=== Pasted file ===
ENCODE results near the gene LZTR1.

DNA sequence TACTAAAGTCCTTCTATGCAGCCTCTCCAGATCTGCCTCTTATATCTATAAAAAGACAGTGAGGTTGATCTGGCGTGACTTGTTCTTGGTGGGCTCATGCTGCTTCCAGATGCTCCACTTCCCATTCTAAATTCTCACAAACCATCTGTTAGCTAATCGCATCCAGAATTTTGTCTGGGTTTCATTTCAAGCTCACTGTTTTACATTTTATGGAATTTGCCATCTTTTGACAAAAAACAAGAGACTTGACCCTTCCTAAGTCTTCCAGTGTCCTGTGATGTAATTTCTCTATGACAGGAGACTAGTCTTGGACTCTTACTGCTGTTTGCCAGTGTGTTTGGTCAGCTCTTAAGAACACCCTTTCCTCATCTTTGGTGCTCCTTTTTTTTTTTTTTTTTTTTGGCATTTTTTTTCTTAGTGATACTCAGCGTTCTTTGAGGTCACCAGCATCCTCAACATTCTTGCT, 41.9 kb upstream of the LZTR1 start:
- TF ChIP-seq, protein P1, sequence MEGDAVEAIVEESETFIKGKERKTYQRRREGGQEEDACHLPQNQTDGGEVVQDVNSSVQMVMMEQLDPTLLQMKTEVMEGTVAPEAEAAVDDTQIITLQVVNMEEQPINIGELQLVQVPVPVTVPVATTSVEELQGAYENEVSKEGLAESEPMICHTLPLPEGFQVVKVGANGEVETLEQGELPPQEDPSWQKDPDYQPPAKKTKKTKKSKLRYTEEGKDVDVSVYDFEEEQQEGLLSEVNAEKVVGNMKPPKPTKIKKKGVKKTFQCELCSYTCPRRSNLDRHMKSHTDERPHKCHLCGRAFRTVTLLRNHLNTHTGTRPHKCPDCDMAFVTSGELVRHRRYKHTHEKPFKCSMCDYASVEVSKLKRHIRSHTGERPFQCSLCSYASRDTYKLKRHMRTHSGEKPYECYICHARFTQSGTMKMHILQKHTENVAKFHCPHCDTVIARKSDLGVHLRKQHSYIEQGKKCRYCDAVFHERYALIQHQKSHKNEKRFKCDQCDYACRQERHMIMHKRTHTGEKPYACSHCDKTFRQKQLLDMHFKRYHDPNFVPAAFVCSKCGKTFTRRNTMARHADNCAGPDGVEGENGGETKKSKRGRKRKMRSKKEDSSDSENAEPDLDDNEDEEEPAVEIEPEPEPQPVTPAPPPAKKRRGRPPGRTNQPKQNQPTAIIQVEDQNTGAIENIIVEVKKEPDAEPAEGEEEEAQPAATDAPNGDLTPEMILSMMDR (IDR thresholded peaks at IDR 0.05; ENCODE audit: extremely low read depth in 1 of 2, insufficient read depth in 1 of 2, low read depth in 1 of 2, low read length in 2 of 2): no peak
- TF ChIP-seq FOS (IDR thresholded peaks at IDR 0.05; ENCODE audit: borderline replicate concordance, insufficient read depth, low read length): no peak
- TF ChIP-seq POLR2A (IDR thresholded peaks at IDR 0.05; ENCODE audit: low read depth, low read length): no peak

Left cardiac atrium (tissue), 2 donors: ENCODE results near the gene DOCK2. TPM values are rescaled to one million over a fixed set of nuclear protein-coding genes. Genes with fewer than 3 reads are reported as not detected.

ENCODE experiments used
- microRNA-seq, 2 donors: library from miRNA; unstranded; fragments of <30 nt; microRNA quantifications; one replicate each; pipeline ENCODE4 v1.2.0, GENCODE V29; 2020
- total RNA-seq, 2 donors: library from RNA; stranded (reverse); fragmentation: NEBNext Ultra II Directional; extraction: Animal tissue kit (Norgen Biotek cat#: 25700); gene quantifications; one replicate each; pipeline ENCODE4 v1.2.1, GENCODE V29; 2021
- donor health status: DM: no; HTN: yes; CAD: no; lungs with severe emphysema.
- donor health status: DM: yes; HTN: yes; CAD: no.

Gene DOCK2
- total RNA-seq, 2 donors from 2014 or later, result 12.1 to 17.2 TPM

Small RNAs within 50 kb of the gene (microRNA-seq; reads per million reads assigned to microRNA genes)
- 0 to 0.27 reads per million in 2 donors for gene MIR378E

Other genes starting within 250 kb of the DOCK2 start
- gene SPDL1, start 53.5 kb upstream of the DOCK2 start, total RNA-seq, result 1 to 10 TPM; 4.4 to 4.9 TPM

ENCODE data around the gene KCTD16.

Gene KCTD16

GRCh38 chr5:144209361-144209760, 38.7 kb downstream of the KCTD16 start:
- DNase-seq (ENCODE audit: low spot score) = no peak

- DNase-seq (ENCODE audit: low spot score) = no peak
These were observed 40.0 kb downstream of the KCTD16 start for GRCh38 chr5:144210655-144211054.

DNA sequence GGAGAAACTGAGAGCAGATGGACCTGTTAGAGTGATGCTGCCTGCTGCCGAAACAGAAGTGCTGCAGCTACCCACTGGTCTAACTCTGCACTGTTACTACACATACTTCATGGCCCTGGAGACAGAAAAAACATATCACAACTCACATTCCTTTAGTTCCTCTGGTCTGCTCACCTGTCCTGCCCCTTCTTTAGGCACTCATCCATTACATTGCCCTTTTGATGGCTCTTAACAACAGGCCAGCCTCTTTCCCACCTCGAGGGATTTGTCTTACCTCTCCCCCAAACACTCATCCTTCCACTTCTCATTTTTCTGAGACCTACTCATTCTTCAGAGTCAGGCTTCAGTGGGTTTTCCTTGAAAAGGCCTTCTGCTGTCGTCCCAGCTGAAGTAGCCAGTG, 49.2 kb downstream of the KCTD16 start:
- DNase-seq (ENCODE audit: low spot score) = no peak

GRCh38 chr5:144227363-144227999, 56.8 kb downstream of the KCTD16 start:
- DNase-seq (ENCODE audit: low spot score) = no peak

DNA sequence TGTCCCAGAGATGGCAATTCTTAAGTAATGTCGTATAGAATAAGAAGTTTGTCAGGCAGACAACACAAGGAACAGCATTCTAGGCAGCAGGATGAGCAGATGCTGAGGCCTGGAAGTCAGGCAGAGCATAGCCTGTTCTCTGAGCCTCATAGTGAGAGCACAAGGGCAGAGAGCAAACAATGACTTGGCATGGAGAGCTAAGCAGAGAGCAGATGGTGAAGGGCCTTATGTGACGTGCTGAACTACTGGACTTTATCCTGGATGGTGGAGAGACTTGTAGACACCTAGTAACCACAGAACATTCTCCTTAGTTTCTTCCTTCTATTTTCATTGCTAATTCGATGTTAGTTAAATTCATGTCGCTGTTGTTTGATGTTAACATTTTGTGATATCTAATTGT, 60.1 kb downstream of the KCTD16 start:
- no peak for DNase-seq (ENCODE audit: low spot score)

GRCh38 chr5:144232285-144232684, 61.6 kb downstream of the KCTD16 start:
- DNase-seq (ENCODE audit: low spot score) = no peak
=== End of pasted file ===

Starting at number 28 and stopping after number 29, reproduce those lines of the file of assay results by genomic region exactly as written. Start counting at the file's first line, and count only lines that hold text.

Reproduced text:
DNA sequence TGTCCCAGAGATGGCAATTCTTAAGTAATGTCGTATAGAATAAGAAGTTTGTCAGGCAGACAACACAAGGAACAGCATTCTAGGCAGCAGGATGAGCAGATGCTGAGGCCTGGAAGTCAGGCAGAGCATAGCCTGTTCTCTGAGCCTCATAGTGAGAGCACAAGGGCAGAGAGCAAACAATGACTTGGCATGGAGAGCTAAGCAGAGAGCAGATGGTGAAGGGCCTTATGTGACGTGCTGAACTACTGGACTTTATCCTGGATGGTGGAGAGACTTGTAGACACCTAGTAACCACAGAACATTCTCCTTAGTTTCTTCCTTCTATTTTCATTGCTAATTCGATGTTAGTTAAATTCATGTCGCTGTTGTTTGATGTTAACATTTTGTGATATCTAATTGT, 60.1 kb downstream of the KCTD16 start:
- no peak for DNase-seq (ENCODE audit: low spot score)